Artist and writer, Richard Bright, has addressed the relationship between art, science and consciousness for over 30 years. He has exhibited both nationally and internationally and was the recipient of the ‘Visions of Science’ Award, The Edge, Andrew Brownsward Gallery, University of Bath (Second Prize Winner). In ‘Vessels’ he shows some recent work from the series.
As well as illustrated articles and interviews, the magazine will include ‘visual’ and ‘sound’ articles.
Jasmine Pradissitto is an international artist, innovator, and speaker with a background in physics based in London. Inspired by nature, the human condition, the mythopoetic and a more sustainable future, her forms create a commentary on an unsustainable, increasingly Anthropocene world slowly being reshaped by the things we consume and then disregard. She creates work that builds awareness about diminishing air quality and biodiversity extinction.
“I dye, paint and stitch silk and wool to create boldly colored biomorphic wallhangings inspired by microscopic/cellular imagery – a kind of visual invented biology with textiles.”
Fiber artist, Karen Kamenetzky, creates a kind of ‘invented biology’, inspired by microscopic and cellular imagery, with works zooming in on that fundamental nature of things and bringing it into vision. She works loosely from sketches but each piece travels a route of evolution and change.
Artist and writer, Richard Bright, has addressed the relationship between art, science and consciousness for over 30 years. He has exhibited both nationally and internationally and was the recipient of the ‘Visions of Science’ Award, The Edge, Andrew Brownsward Gallery, University of Bath (Second Prize Winner). In his recent series of drawings he explores the impermanent and shifting process of time and waves.
“Utilizing a dialectical approach in both my studio practice and research, my aim is to move beyond the contemporary paradigm of postmodernism towards an artistic discourse that oscillates between a ‘modern enthusiasm and postmodern irony,’ between unity and multiplicity, totality and fragmentation, clarity and ambiguity, and reason and romanticism.”
Jared Vaughan Davis often deals with topics ranging from epistemology, mythology, ancient and modern cosmology, and the science of ‘belief’.
“My work is an exploration between vision and sound and the power of this connection to generate compelling visual environments. The inquiry of this integration has also satisfied a strong interest in the ideas and methodology of science as a basis for the conceptual underpinning of the work. As such, the method of creating my work is scientifically inspired with a well thought out and tested process oriented to have optimal pragmatic results both for the quality of the work itself and the benefits of the process for me as the maker.”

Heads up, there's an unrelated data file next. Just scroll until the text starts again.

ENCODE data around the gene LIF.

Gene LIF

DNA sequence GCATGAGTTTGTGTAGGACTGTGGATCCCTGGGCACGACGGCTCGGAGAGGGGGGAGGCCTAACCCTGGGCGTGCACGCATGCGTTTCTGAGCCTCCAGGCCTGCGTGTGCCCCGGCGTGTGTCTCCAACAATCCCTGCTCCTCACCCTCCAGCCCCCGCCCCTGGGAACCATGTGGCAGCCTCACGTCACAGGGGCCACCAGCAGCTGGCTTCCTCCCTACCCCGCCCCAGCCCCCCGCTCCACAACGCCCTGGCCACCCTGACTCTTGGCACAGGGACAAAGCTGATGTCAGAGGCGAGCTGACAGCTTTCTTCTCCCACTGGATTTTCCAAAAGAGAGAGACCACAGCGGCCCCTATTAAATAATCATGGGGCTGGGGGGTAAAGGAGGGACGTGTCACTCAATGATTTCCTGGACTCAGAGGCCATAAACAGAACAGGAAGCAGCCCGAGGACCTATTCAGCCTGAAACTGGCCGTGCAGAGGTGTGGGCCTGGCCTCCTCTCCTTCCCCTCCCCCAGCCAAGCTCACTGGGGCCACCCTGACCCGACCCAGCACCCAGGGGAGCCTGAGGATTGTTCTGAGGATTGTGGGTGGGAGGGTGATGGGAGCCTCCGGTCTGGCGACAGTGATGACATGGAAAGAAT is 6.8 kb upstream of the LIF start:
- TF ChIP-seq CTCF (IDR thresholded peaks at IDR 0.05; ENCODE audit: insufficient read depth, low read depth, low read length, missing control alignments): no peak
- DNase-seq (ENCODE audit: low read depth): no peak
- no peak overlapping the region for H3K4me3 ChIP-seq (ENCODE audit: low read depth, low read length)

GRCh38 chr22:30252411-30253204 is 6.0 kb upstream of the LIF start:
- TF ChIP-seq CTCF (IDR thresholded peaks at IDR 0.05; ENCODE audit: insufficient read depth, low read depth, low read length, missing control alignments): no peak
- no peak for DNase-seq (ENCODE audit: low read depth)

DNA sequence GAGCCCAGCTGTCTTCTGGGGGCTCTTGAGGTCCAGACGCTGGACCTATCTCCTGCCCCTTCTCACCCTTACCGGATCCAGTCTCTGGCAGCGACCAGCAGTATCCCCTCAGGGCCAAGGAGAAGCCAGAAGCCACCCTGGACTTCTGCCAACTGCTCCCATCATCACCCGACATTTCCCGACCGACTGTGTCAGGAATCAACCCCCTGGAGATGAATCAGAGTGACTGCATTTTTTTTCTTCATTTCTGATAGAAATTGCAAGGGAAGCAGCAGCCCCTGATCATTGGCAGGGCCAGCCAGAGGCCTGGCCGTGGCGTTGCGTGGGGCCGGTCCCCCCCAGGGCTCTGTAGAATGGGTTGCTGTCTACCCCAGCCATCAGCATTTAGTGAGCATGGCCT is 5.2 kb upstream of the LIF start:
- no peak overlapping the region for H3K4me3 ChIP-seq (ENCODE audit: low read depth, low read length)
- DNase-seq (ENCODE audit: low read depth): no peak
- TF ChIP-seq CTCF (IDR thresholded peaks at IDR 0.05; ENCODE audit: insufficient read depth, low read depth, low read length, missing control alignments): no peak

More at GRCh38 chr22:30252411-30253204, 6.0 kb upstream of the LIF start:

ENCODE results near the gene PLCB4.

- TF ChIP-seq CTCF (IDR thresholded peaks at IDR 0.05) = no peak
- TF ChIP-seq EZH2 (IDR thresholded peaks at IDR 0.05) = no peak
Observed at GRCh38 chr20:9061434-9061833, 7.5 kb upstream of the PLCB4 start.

Daniel Hill is a painter, sound artist, curator, educator, and writer whose work explores the relationship between visual art, sound, and science. His paintings employ a rules based system in which the notion of embodied cognition is an inquiry as well as the balance between the aesthetic and conceptual.
Fine artist Luciana Haill works with stroboscopic lighting & brainwaves (EEG signal) exploring consciousness & expressing the results through digital media, performance, sound & drawings.
Her artworks focus on liminal states of consciousness, sleep – more specifically the discrete states of Lucid Dreaming (the awareness within a dream & the ability to take control) & ‘Hypnagogia’ which is an inspirational state more commonly experienced at the onset of sleep & day-dreaming. She investigates the neural correlates & reveals these to the audience as changes in textured soundscapes & data visualisations. She is currently a visiting lecturer at Brighton University for the Digital Media Art MA.
Sofia Crespo’s work consists of different projects working with artificial intelligence, computed image recognition, and neural networks. Her project, Neural Zoo, explores how creativity combines known elements in a specific way in order to create something entirely new. In the process of generating new creatures, that don’t exist yet, she offers a perspective on how similar human creativity works. The creator, in this case, would be the algorithm itself, but with a human artist as its muse.
“Ai-Da is the world’s first ultra-realistic AI robot artist. She can draw, and is a performance artist. As a machine, with AI capabilities, her artist persona is the artwork, along with her drawings, performance art and collaborative paintings and sculptures.”
Named in honour of the pioneering female mathematician Ada Lovelace, Ai-Da was invented by gallery director Aidan Meller. She had her first solo exhibition, ‘Unsecured Futures’, at St John’s College, Oxford in June 2019.
Experimenting with ideas of time, space and physicality, Carey Young’s body of artistic work explores law as a separate kind of ‘reality’, one with its own inherent subjectivities and points of breakdown.
‘Missing Mass’ (2010) is a sculptural work created with the scientific guidance of Prof. Malcolm Fairbairn, an astrophysicist based at King’s College London and is exhibited at the Science Gallery, London exhibition ‘Dark Matter: 95% of the Universe is missing’.